Chapter 3

This is a continuation of a brief history of what led up to our current threat of home foreclosure. We don’t have one of those crazy risky loans, and we found this modest home for a reasonable price. The problem mostly boils down to the fact that we managed to lose all our savings for other reasons (notably another home that sold for a loss), followed by Mark losing his job.

Catch up to this point in the story if you like, by reading Chapter 1 and Chapter 2.

my new community, far away from the old one

Viola! I found myself in a Boston suburb in July 2004. All alone, didn’t know a soul there, and was 34 years old preparing to enter college as a sophomore transfer from California. People said, “Wow, you are so brave.” But I knew the truth is that I can go to extremes to run away from my problems. Left my career, ex-husband, and beloved Pacific Northwest behind, in order to start out on a new track and see where it would lead.

7)      As I mentioned in Chapter 2, I put my sophomore year at Brandeis on my credit card because I was scared they would kick me out if I didn’t pay. My financial aid package finally kicked in around November, but by then I had a $17,000 balance with Bank of America. (Thank you Rita Fine ’55 Memorial Scholarship people for keeping me from having a $34,000 balance!!)

Since my student loans were insufficient to cover the mortgage, the credit card payments, filling the heating oil tank (OMG!! New Englanders heat with OIL?!), buying monthly passes on the commuter rail train, etc. etc. Not to mention cross-country flights so that either I could go see my kid or she could come see me, I was constantly broke. Because of her young age, flights for her also required a ticket for another adult, or huge chaperone fees. Because of unresolved custody, my flights usually included a bonus payment to Family Law Court in California for one reason or another.

8)      I was forced to begin pulling out money from my IRA. Twenty thousand here, Fourteen thousand there.

By the end of my junior year, the infallible courts of California had decided that my daughter had to stay with her father as long as I was going to be out of state. I was crushed and angry, and forced with an awful decision: quit school and go dragging back with my tail between my legs so that my girl could have me more often? Or bear the continued separation another year, in hopes that being the first in my family to get a classy degree would be the key to pulling her out of the white trash sludge I couldn’t seem to pull myself out of.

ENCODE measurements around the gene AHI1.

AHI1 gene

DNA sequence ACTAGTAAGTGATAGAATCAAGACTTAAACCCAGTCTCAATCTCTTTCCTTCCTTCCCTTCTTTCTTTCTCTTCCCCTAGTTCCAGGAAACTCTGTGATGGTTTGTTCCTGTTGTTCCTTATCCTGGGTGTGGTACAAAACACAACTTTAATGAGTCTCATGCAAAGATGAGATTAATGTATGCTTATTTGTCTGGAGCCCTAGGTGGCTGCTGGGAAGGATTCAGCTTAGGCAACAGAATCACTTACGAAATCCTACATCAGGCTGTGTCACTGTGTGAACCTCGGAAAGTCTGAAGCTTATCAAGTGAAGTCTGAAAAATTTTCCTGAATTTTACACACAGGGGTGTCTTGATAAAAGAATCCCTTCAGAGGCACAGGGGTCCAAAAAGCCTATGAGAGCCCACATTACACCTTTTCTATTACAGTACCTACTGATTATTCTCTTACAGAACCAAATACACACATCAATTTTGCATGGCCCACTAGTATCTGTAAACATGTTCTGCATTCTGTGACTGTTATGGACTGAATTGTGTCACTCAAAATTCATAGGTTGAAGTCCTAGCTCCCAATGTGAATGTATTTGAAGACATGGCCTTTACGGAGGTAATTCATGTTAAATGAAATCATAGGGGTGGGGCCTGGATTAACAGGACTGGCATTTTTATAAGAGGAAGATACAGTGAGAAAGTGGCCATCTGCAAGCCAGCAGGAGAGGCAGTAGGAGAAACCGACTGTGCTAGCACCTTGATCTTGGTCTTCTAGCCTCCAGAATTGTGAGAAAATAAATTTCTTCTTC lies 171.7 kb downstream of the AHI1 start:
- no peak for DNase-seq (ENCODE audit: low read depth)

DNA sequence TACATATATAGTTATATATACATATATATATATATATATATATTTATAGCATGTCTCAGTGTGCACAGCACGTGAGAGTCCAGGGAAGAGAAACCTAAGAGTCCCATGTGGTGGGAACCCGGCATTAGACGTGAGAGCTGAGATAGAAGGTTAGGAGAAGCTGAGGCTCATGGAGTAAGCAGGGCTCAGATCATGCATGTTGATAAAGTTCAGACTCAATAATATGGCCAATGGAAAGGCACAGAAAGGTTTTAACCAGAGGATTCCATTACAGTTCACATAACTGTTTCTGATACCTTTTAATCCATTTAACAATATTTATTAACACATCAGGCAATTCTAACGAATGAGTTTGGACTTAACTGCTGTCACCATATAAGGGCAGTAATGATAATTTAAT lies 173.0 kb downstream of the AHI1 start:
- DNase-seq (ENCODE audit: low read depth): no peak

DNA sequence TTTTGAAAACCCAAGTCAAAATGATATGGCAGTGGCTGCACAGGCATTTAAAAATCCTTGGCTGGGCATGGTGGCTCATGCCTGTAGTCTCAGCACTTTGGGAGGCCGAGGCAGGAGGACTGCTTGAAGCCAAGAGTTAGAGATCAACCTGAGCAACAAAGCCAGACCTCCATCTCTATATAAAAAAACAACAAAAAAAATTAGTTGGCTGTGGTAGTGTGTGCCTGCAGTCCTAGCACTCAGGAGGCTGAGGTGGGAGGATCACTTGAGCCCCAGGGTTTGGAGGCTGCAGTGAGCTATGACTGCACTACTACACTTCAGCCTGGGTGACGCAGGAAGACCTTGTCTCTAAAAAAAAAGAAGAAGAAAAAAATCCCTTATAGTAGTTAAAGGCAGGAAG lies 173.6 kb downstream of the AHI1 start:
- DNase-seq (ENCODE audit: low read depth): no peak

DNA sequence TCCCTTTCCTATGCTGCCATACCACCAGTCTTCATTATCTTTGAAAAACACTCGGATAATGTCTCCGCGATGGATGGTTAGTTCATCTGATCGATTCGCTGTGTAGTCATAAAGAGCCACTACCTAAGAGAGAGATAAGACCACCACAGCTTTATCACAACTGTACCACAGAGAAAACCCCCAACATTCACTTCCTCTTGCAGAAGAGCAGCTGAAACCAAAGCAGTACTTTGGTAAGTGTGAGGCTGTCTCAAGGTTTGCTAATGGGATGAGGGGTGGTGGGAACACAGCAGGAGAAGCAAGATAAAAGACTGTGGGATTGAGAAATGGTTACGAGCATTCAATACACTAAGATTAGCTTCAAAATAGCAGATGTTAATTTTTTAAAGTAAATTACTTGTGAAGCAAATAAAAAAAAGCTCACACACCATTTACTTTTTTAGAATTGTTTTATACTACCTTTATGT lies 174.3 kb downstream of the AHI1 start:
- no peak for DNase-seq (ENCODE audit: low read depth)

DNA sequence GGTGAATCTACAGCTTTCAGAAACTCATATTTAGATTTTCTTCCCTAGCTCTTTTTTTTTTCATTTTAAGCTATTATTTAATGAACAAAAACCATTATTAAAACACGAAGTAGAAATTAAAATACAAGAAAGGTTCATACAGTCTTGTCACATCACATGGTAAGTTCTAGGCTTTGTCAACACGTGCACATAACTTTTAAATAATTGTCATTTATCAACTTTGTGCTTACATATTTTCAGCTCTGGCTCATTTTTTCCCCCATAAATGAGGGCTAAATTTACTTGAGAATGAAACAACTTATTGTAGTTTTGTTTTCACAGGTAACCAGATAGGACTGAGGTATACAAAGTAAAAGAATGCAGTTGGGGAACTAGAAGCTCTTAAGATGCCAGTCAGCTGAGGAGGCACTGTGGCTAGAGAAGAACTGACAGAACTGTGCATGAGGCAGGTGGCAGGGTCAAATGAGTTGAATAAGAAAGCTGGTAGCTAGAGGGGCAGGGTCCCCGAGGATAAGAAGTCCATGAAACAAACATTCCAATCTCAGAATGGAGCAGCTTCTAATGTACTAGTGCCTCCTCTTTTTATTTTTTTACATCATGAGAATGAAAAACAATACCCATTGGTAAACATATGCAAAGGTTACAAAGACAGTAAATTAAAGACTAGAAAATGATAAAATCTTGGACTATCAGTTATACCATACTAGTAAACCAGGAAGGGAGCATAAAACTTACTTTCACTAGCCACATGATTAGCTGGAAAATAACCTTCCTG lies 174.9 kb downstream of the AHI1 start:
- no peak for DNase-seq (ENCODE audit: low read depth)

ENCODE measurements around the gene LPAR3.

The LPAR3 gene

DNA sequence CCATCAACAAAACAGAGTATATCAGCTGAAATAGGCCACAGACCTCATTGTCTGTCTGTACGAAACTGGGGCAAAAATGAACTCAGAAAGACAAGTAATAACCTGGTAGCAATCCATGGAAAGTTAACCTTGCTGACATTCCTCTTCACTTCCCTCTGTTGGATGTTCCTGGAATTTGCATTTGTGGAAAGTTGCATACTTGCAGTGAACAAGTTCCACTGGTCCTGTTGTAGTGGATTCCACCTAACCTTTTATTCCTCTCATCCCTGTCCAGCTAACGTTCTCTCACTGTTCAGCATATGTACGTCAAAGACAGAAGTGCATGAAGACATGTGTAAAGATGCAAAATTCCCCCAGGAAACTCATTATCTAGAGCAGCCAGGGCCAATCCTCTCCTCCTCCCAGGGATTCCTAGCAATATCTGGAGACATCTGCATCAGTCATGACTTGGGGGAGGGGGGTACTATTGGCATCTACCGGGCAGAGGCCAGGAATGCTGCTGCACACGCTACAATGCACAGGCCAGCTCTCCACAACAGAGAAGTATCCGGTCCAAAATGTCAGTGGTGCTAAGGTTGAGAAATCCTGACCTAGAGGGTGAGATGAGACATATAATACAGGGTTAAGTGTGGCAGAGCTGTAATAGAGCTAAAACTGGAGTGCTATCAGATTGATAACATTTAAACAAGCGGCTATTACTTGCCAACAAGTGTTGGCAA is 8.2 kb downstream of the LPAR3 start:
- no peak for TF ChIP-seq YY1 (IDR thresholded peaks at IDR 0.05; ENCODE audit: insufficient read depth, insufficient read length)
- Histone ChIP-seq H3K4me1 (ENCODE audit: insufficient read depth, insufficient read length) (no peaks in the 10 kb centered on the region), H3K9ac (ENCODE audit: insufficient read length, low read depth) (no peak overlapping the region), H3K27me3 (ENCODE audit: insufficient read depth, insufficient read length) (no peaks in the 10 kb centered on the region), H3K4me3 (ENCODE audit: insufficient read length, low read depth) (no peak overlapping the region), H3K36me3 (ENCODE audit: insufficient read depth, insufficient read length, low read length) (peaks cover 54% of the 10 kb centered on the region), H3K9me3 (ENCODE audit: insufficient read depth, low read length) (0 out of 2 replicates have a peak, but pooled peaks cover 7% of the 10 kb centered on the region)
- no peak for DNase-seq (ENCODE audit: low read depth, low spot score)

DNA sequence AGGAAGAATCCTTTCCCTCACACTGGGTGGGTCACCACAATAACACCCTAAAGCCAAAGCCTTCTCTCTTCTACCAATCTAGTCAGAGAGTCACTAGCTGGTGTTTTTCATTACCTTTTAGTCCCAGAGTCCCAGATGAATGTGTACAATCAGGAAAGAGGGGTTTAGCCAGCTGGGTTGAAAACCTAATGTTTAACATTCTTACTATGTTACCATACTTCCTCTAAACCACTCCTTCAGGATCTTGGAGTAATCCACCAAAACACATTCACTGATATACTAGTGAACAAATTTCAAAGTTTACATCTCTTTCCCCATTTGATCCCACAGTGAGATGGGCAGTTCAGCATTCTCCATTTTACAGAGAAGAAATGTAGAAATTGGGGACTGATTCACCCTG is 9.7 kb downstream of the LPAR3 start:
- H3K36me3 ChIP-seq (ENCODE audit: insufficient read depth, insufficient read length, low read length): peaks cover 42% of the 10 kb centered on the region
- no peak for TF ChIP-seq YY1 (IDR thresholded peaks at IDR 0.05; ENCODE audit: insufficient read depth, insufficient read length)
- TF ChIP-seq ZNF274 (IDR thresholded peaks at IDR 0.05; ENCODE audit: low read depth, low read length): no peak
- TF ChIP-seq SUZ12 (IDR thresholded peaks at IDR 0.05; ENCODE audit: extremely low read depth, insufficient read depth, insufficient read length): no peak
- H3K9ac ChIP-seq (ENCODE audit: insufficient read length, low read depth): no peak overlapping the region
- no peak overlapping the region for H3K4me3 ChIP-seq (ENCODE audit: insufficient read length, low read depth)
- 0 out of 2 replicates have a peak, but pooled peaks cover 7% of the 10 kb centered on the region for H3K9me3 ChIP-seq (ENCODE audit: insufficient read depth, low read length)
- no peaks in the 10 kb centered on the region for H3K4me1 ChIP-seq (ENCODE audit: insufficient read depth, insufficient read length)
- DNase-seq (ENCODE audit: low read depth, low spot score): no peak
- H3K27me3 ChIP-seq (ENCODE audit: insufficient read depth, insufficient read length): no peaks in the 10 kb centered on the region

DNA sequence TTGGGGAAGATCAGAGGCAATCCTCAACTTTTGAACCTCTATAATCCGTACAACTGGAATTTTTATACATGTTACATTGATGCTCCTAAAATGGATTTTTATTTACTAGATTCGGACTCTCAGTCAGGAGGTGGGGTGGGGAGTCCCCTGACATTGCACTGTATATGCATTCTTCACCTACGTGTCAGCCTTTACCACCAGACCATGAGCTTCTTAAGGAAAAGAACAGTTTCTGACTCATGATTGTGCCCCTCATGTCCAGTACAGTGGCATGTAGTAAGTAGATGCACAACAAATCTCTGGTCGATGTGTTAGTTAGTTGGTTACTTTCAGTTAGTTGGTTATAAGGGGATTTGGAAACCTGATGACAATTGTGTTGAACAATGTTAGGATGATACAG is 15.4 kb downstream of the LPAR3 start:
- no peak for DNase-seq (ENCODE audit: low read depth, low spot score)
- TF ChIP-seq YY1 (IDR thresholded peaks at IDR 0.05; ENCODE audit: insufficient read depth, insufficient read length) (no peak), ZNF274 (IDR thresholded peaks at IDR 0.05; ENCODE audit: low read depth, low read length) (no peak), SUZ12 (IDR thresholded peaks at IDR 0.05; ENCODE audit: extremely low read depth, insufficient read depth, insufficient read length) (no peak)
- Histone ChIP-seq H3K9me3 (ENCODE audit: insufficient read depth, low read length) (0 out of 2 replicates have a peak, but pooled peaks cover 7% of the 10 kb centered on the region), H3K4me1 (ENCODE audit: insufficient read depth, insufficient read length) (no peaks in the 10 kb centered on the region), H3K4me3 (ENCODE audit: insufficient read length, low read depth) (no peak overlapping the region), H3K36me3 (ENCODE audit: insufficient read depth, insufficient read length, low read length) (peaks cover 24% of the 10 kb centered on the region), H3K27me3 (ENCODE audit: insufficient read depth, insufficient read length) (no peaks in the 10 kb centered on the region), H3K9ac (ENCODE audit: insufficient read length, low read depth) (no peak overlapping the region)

OK, ok, yes. The whole truth also includes the fact that I did not want to go back to live in the same small town as her dad who drove me crazy, and also the fact that I would have zero chance of getting my old job back, so I would have to scrounge around for whatever job was available there.

9)      I chose to stay in Massachusetts.

For her part, my daughter seemed fine with it all. I talked with her about it in kid terms, and – in kid terms – she begged me to stay in Mass. She loved the house, loved her friends there, and seemed to be healthy and happy. Happier perhaps, without her parents’ unspoken animosity charging the atmosphere. Her winter visits afforded her snow vacations for the first time in her life since she was a baby in Vermont. She felt very grown up to consider cross-country flights a natural part of life.

I took advantage of my distress, and piled on the schoolwork. I got myself into a program wherein I worked on both my Bachelor and Master degrees at the same time. I lived and breathed school, every waking moment.

10)       I never did find a renter, but Mark, my Massachusetts boyfriend, eventually moved in and began splitting the mortgage payment with me.

11)       In my last year there, and especially the Spring of 2007, I tried to sell my home but it didn’t sell. Something funky was going on in the economy. The stock market was faltering, real estate values were actually falling, and people weren’t so interested in buying. I heard that one of my neighbors had to move because her home was foreclosed upon. This news was my first exposure to foreclosure. It was disturbing to have it so close to me. I knocked thirty thousand off what I had purchased my home for, three years earlier, and still no one was interested in the asking price. It was a beautiful, new home. What was the problem?

Finally graduated in May 2007 with a BA in Cultural Anthropology summa cum laude, minor in Peace, Conflict, and Coexistence studies. I also had an MA in Cultural Anthropology, with a focus on International Mediation. (Read this awesome profile my friend Dave Nathan wrote.)

For all the sacrifice, and the coveted sheets of embossed paper that apparently heralded my achievements… I was full of fear and doubt. I had so much debt it was staggering to think about it. Approximately $80 K in student loans, $230 K on my house, $26 K on credit cards. No job.

During my last year of school, my daughter and her father had moved to Portland, Oregon in hopes of finding a community that offered more job opportunities. He needed work and knew I would soon be needing work. It was a rare moment of cooperation. Approximately 72 hours after I graduated, I was moving West.

Portland seemed large enough to contain her dad and me together. It was exciting to anticipate my new town, my new career, new friends. I also was lucky enough to have a loving partner who had decided to leave his home state of Massachusetts and try out a new life on the West Coast with me.

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